EU Debates Digital ID as New Regulation Looms

EU Debates Digital ID as New Regulation Looms

The European Union’s new electronic identification regulation is being criticized on multiple fronts.

Designed to supersede the 2014 electronic identification and trust services (eIDAS) regulation, the European Commission proposed a revised eIDAS (eIDAS 2) in 2021 with the goal to give internet users more control over their data.

It is also intended to create a cross-border framework for digital identity services and will pave the way for the introduction of a common digital ID wallet for all EU citizens.

After much debate, the European Council adopted its common position on the proposed legislation in December. But as the different parties negotiate the final text of the regulation, it has come under fire.

In an open letter published earlier this month, the Cloud Signature Consortium — a group of businesses and researchers representing the cloud signature industry — outlined what it referred to as “risks” stemming from changes to Article 24 of eIDAS 2.

In the commission’s initial proposal, there are two assurance levels that would qualify an eID scheme as compliant with eIDAS 2: “substantial” or “high.” However, as consortium noted in its letter, the council’s position removes reference to substantial assurance, ensuring that only the highest level of assurance will qualify.

While it acknowledged “the best intentions of policymakers,” the group argued that the higher standard proposed by the EU council will disqualify many eID schemes that already exist.

These include some of the most widely used schemes in Europe, including FranceConnect, which counts more than 41 million users, as well as other major identification systems, such as the Swedish BankID and SPID in Italy.

Security and Privacy Concerns

While the consortium argued that the removal of the “substantial” level of assurance will slow adoption and make digital ID schemes less user-friendly, others are making the case for stronger security and privacy provisions in the eIDAS 2 regulation.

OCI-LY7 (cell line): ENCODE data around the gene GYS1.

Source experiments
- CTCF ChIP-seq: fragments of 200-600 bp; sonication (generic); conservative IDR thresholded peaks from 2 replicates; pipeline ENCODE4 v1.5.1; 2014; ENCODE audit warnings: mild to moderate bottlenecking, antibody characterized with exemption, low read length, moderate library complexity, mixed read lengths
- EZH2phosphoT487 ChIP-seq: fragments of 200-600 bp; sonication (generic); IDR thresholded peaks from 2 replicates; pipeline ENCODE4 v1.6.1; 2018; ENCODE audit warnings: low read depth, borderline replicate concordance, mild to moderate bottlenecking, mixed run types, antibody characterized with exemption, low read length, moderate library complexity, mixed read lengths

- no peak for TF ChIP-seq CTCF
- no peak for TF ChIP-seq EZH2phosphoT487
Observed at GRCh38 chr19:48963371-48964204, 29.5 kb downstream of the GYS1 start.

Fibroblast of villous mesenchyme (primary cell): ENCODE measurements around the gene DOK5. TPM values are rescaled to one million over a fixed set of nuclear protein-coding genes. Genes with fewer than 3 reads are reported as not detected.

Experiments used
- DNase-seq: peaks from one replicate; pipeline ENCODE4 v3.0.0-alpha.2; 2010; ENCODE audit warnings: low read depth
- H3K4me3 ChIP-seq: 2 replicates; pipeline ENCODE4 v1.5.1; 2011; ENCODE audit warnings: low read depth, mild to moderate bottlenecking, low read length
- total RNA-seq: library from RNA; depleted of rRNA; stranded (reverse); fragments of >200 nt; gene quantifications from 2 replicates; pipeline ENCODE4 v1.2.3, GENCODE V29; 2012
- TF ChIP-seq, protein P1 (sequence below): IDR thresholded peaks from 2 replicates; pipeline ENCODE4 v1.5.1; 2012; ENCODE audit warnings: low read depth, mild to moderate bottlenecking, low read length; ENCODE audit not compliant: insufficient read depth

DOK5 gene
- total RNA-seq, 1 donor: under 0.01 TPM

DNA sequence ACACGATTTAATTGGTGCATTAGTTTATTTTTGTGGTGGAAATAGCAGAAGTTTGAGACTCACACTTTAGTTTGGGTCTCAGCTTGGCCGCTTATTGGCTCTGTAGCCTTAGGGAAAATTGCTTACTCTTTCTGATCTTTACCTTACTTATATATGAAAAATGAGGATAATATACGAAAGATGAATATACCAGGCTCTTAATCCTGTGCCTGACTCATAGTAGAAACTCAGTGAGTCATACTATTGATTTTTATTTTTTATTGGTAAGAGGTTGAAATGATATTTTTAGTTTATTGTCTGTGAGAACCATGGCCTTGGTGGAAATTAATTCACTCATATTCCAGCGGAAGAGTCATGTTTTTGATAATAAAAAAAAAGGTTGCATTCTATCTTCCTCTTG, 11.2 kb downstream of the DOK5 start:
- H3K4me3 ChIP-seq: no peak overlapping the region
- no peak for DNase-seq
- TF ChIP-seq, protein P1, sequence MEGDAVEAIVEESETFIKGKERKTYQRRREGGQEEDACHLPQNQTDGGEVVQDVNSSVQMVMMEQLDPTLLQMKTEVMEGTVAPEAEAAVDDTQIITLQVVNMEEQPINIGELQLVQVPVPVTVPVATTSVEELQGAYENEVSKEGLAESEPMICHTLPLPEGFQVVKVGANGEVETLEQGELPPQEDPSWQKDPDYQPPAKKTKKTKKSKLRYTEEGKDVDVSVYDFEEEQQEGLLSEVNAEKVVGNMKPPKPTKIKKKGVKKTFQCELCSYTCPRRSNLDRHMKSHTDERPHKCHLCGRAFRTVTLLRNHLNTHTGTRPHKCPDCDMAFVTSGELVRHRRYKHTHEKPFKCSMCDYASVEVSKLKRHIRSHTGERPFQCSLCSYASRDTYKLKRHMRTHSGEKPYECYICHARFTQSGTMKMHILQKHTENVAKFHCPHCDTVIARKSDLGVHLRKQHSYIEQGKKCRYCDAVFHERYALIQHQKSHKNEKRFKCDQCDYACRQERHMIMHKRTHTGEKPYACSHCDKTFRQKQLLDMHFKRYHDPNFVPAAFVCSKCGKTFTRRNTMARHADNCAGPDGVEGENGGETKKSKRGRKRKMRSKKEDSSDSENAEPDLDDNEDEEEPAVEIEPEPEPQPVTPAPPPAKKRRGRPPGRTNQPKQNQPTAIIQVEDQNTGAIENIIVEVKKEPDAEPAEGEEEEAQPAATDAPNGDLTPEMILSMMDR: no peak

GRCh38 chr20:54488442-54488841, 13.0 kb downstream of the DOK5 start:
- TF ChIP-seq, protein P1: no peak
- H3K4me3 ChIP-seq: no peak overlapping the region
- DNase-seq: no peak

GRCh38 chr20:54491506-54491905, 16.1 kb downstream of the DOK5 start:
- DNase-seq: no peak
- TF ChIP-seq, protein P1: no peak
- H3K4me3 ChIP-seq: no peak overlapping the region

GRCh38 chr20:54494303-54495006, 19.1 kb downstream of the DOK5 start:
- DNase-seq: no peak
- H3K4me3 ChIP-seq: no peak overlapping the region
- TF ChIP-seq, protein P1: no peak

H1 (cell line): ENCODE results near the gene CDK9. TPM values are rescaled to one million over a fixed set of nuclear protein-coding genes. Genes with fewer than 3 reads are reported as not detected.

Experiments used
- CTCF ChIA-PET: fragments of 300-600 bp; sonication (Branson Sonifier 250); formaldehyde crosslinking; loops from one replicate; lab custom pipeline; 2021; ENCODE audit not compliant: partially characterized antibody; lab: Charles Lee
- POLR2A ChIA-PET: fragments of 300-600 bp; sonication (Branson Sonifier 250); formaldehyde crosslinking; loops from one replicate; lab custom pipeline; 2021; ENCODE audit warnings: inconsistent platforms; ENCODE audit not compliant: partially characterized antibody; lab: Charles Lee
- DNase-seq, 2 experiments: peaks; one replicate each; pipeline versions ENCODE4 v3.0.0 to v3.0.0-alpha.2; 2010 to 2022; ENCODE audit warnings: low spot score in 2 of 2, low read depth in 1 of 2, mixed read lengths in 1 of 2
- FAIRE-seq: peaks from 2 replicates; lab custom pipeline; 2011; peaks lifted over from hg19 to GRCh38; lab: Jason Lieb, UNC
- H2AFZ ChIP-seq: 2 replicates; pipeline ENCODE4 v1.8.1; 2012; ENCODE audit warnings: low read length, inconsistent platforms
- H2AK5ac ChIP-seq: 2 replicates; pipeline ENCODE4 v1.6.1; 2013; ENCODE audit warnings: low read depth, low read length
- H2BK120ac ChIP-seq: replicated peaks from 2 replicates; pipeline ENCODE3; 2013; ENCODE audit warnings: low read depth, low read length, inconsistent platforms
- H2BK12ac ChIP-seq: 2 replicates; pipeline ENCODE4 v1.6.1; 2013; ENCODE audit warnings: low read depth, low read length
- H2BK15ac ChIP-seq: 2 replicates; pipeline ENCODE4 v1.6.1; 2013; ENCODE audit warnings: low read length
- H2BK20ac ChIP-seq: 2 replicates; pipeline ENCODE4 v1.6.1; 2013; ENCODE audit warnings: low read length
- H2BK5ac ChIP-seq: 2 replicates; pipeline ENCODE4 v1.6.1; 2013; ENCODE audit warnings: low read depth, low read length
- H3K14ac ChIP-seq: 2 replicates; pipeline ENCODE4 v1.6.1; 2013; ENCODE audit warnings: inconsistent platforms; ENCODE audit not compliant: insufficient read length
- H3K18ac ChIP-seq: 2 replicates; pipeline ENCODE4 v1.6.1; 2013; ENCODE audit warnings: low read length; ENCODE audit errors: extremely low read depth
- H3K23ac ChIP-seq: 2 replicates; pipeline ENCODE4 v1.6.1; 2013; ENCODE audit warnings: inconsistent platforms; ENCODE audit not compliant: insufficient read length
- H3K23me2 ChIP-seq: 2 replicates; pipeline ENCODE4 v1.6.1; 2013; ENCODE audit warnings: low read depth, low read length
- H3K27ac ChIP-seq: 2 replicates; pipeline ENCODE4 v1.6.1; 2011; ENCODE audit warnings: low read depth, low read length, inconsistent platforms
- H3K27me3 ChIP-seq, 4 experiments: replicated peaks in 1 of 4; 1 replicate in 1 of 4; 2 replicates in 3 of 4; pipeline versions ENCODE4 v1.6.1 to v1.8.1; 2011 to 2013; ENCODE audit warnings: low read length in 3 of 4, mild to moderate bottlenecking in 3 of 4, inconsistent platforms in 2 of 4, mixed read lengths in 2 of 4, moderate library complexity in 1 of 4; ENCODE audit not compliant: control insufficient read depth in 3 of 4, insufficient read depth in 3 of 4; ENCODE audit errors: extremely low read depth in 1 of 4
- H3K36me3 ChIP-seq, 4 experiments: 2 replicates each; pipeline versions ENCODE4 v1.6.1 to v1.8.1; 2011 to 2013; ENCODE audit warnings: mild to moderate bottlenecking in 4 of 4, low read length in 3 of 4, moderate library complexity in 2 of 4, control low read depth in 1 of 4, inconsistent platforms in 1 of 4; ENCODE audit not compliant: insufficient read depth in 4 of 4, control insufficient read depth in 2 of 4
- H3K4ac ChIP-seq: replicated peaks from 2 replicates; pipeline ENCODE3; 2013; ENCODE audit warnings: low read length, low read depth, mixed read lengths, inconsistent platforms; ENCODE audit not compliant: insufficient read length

Central to the debate is the notion of a “unique and persistent identifier” that was included in the commission’s proposal.

In its original form, the unique identifier was proposed as something akin to a Social Security number in the United States that would function as a single piece of information to identify citizens across databases.

However, following resistance from several member states, the council has replaced the section on unique identifiers with one on “record matching.”

While this does not eliminate unique personal identifiers from eIDAS 2, the council has clarified that they will function only in the context of wallets, writing that “the identifier may consist of a combination of several national and sectoral identifiers if it serves its purpose.”

Similar objections to compulsory unique personal identifiers have also been voiced in the United Kingdom. There, as the country embarks on its own legislative journey toward a digital identity framework, the government has insisted that no digital identity scheme will be mandatory.

In a consultation report published Friday (Feb. 3), the government acknowledged that “many of the individuals who responded to the consultation said they were against digital identities in principle.”

The report added that due to the complaints, the government has no plans to either “make the use of digital identities compulsory” or “introduce ID cards” in the U.K.

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